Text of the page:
The video below shows Solly and I having a very subtle conversation about body dynamics, energy, core strength, foot falls and flexion.
If you look closely you can see how all I do affects all Solly does. It’s a close, almost invisible dance of finding our inner most riding connection. Slowly, using this more, we will flow and dance more. We find our balance together and then we find our go and whoa buttons to make sure they’re working through my breathing. Soon we are finding our hips and shoulder connection and then my hands to his nose. Being able to talk to every part of his body allows me to find the softness within the strength of muscles in places I have in my thoughts. Being able to read his muscles too allows me to hear what he is saying back to me so that our dance gets more and more harmonious.
It takes a TON of focus from me so if I’m tired then I am pretty sure Solly is. We dance for short periods but as often as possible. Soon we will weave the dance tapestry to more harmony and fluidity.
Working on the concept that our ‘inner energy’ can connect with our horse, then testing it can be interesting.
To be able to use our inner energy to create movement but to then be able to take that away and only have our ‘outer energy’ or movement working and not have movement…how is this possible?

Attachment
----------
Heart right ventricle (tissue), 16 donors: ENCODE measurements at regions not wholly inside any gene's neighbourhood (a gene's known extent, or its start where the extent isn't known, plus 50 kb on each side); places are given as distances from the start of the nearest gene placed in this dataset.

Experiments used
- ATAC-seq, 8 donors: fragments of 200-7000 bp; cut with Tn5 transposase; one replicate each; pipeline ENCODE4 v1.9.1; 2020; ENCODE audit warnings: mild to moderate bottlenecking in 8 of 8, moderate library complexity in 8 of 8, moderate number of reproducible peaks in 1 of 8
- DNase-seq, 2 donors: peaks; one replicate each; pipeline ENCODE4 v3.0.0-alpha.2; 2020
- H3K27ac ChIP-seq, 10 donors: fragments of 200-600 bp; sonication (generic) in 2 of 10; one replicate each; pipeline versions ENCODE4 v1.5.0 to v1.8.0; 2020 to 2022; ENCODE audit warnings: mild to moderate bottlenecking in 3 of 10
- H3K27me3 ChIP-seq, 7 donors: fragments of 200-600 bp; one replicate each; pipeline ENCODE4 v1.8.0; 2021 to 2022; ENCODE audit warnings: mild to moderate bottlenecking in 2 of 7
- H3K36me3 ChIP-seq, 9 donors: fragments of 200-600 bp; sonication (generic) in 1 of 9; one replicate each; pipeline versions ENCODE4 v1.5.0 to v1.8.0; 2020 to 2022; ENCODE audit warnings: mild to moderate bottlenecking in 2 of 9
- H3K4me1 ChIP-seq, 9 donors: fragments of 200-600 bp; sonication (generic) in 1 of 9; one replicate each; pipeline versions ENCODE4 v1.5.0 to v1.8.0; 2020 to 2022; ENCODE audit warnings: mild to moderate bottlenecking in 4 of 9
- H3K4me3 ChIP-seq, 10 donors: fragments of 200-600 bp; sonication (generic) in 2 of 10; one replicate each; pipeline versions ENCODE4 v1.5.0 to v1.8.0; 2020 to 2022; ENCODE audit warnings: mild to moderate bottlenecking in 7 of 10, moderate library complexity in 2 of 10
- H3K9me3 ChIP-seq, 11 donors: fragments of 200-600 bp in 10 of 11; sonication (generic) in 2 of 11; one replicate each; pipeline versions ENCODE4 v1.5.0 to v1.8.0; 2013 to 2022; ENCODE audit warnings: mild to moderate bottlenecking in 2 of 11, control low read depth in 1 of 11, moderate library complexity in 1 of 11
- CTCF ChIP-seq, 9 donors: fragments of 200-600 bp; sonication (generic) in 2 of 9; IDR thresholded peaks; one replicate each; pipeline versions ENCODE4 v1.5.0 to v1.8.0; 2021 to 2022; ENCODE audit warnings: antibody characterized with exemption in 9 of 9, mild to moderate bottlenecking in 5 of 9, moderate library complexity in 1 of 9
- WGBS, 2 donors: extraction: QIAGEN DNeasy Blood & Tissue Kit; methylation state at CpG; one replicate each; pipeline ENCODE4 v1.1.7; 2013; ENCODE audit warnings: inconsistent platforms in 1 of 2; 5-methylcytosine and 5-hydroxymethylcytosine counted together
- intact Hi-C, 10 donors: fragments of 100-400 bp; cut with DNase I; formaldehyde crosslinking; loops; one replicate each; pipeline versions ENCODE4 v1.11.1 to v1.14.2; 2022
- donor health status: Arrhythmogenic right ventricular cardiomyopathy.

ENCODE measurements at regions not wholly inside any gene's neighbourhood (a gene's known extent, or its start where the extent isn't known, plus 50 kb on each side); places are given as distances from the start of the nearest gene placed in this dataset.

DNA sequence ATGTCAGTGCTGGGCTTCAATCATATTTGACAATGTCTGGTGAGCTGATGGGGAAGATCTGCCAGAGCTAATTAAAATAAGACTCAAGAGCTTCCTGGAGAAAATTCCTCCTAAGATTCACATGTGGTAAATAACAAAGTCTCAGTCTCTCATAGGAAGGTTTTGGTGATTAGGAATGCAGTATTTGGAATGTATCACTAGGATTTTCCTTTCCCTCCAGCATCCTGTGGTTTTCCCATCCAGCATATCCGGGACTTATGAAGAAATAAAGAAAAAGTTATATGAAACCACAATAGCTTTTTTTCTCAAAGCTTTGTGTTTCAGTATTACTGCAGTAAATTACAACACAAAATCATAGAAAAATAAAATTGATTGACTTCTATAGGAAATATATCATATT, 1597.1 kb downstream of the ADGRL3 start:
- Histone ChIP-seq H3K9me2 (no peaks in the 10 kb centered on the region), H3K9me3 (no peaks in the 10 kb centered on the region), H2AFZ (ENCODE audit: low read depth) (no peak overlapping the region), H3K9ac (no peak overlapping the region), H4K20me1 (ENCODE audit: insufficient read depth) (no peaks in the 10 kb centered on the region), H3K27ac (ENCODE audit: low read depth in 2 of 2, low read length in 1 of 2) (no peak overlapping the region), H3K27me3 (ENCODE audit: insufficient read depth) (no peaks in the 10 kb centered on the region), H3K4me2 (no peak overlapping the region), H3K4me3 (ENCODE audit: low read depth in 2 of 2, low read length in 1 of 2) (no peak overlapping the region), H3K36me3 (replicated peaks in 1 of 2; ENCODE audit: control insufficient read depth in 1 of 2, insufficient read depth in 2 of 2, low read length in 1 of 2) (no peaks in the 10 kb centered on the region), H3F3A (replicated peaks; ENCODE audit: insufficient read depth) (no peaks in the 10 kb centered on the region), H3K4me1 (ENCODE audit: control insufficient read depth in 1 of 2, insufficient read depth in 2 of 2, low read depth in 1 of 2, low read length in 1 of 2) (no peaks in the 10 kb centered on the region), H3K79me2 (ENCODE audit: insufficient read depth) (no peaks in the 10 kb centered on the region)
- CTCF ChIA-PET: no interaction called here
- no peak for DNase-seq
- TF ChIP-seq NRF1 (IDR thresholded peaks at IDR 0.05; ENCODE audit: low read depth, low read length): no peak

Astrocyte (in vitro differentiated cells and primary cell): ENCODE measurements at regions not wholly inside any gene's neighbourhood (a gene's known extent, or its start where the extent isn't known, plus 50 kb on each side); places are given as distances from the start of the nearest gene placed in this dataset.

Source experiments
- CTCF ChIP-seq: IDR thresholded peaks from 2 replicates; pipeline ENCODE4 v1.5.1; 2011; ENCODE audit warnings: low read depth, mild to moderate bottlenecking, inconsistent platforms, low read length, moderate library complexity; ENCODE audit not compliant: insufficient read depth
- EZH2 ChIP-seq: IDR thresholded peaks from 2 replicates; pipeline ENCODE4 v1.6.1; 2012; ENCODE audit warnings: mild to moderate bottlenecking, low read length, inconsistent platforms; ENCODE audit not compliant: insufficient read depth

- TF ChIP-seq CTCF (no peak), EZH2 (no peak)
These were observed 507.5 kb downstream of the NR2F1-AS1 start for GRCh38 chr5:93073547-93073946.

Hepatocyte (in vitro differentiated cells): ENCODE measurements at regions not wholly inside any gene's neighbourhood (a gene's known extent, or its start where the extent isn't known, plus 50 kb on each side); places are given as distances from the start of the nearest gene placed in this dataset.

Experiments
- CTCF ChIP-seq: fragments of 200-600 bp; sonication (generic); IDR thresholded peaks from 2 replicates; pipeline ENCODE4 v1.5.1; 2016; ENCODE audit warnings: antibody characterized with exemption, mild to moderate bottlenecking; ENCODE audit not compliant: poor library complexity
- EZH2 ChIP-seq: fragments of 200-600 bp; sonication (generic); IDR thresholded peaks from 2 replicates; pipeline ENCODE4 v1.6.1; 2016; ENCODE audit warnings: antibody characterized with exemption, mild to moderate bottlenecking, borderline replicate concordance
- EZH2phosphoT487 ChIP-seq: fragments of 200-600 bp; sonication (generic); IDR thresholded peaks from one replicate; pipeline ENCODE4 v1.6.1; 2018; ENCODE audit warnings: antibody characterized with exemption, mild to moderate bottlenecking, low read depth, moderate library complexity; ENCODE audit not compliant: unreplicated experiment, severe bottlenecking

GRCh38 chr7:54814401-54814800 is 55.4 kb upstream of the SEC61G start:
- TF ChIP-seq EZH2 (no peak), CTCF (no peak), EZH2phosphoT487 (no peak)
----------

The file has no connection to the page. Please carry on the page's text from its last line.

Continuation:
For the most part, if the ‘inner and outer energy’ isn’t separated and the horse/human connection isn’t refined and trusting enough, movement of anything to a horse can mean ‘go’. This is because firstly our horses work on learned behaviours and a predator with energy usually means go AND we also haven’t learned to go inside ourselves and learn how to separate our inner intent/focus/energy from our body movements. This can take time but horses understand it very well once they trust that we, as predators, can do it.
Being able to switch our ‘inner’ core energy on/off is so integral to being connected to our horse, when on the ground and more importantly when riding.
No matter what our body is doing can we ‘switch’ our energy off to create a halt and then bring it back on to create movement?
Hope you find this video intersting….can you see how much focus Stormy has on me? he’s watching my ‘inner focus energy’ to see when it comes and goes even though my body is moving the whole time!!
HorseSavvy Teaching Cues are:
1) First teach (slow and steady to allow the horse to ‘get’ what you’re asking.
2) Reinforcing (not force BUT trying to attain lightness and politeness)
3) Refining (invisibility of cues…soft, light and connected)
By continually striving for Refinement of all we teach and learn we will end up with a soft, harmonious connection on the ground and ridden
Here Solly and I get better at refining a disengagment of the hindquarters into a turn on the forehand.
Not able to ride?…..Ground work is a invaluable as a training place and can be a lot of fun.